4,4'-DDT and 4,4'-DDE are widespread environmental contaminants that cause eggshell thinning in birds, altered sex ratios in the American alligator, and changes in the anal-genital distance in rodents. These contaminants are known to cause some of their toxicity by altering steroid receptor-mediated mechanisms. However, chemical-specific alterations in the expression of hormone-metabolizing enzymes may also be a mechanism for endocrine disruption, by altering the half-life of hormones in critical tissues. Previously, we showed that 4,4'-DDE causes a dose-dependent increase in ethoxyresorufin-O-deethylase (EROD) activity, but not pentoxyresorufin-O-dealkylase (PROD) activity, in the deer mouse. In this study, we demonstrated that 4,4'-DDE elicited a corresponding increase in CYP1A protein expression but not CYP2B using Western blotting and immunoprecipitation. 4,4'-DDE-mediated changes in phase II conjugating enzymes; UDP-glucuronosyltransferase (UGT) and phenolsulfotransferase (ST), were also investigated for the first time. Prepubescent female deer mice were dosed with 4,4'-DDE by gavage on days 1 and 2, then euthanized on day 4. As anticipated, dose-dependent increases in hepatic EROD and MROD activities, but not PROD or BROD, were observed. UGT activity was monitored by incubating liver microsomes and 14C-UDP-GA with potential substrates and measuring incorporation of radioactivity into TLC-resolved glucuronides. Dose-dependent increases in conjugation were observed with p-nitrophenol (a general UGT substrate) but not testosterone. Interestingly, a biphasic dose-response curve was observed for ST activity, with a peak at the 3 mg/kg dose. Dose-dependent increases in CYP1A1 and UGT-specific immunoreactive proteins were observed, suggesting de novo synthesis as a consequence of 4,4'-DDE exposure. We also measured Phase I and II enzymes in deer mouse platelets. Preliminary results indicate that the 4,4'-DDE-induced changes in liver Phase I and II enzyme activity were similar, but not identical, to those found in platelets. These results indicate that environmentally-relevant levels of 4,4'-DDE modulate the activity and expression of CYP1A1 and phase II enzymes in the deer mouse and that certain changes may be measured non-lethally. Copyright (C) 1999 Elsevier Science B.V.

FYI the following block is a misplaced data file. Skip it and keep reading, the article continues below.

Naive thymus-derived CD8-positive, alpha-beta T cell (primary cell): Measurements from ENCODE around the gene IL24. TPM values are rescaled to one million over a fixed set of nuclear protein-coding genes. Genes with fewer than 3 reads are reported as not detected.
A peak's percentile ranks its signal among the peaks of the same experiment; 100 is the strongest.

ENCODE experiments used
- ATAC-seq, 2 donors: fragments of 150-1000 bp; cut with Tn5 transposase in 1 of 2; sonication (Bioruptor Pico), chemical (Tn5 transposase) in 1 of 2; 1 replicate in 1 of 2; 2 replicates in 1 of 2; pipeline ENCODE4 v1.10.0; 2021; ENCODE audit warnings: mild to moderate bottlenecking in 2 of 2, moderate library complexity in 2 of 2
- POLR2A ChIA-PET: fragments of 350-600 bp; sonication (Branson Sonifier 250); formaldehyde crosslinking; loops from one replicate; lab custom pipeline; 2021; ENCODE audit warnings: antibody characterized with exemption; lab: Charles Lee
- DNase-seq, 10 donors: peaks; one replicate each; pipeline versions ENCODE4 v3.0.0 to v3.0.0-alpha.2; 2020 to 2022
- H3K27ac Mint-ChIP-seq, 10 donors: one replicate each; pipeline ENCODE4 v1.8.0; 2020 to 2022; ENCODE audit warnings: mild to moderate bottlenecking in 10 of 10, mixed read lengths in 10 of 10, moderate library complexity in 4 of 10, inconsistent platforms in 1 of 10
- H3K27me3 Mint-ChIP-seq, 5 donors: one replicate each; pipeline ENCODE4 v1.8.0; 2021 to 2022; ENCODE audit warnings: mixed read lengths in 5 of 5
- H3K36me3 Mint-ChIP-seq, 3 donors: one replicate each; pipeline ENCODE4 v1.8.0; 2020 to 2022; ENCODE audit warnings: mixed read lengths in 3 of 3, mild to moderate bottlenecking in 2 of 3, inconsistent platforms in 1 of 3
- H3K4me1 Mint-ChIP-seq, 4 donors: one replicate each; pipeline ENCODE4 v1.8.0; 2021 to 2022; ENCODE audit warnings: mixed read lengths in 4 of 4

- Endocrine disruption